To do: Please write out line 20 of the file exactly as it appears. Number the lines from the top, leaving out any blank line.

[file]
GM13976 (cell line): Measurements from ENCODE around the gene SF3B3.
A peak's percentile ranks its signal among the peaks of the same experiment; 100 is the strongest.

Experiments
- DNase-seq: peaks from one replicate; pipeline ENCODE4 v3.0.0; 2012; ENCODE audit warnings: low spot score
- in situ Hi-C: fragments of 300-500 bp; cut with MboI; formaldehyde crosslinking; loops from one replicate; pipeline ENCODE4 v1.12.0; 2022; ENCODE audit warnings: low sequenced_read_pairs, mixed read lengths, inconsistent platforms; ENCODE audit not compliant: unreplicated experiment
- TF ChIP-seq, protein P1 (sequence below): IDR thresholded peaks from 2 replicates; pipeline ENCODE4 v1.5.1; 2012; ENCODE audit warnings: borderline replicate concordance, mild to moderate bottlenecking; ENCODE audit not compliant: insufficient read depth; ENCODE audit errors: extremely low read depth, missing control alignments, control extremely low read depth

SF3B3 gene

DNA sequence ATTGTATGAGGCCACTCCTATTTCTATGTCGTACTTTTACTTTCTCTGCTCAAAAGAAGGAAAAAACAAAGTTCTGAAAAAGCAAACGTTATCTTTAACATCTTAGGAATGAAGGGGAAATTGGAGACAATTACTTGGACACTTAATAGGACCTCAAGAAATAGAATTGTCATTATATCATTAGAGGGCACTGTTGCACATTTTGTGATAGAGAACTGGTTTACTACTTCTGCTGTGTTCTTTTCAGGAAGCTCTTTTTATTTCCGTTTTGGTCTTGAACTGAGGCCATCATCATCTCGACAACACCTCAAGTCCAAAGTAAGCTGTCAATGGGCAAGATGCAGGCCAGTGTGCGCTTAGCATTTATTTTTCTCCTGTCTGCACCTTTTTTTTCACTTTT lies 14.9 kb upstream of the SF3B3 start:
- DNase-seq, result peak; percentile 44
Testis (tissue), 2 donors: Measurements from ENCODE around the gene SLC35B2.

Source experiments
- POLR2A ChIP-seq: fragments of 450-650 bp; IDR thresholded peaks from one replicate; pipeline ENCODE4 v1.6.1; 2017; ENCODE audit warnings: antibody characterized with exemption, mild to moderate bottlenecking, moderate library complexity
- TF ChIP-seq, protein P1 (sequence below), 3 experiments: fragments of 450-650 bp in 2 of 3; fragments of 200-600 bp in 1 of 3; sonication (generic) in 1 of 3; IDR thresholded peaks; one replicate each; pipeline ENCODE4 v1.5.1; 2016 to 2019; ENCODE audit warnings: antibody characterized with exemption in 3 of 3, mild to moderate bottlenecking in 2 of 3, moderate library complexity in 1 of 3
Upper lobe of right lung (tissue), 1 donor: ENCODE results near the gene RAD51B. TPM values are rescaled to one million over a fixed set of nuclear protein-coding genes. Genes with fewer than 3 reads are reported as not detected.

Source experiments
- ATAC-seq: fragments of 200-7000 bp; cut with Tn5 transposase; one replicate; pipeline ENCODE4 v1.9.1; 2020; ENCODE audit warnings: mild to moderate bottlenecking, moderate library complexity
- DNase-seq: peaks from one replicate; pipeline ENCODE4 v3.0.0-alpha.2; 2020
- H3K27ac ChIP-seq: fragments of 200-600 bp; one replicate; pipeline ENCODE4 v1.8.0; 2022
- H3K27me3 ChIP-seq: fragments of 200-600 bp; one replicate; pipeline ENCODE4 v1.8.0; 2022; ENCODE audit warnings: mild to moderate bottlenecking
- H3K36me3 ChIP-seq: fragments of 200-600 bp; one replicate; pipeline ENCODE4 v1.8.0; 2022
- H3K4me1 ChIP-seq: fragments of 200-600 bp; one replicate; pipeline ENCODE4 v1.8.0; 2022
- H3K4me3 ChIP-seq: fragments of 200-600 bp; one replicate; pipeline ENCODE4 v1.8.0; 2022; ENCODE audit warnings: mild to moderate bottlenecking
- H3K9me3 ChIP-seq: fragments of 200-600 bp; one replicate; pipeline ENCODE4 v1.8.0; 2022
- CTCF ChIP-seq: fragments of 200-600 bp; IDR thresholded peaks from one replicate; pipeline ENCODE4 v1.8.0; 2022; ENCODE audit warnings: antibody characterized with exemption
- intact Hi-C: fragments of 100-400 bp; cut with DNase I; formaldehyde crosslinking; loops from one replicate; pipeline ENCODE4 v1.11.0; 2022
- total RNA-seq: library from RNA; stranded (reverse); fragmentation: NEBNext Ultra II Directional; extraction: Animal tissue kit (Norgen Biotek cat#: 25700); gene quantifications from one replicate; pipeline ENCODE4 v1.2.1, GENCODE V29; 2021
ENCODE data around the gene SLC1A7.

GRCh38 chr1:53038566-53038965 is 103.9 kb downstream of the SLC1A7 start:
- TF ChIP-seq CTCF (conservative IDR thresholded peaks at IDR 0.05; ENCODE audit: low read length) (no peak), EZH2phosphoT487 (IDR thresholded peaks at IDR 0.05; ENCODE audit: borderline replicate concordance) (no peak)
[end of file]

- H3K36me3 ChIP-seq: fragments of 200-600 bp; one replicate; pipeline ENCODE4 v1.8.0; 2022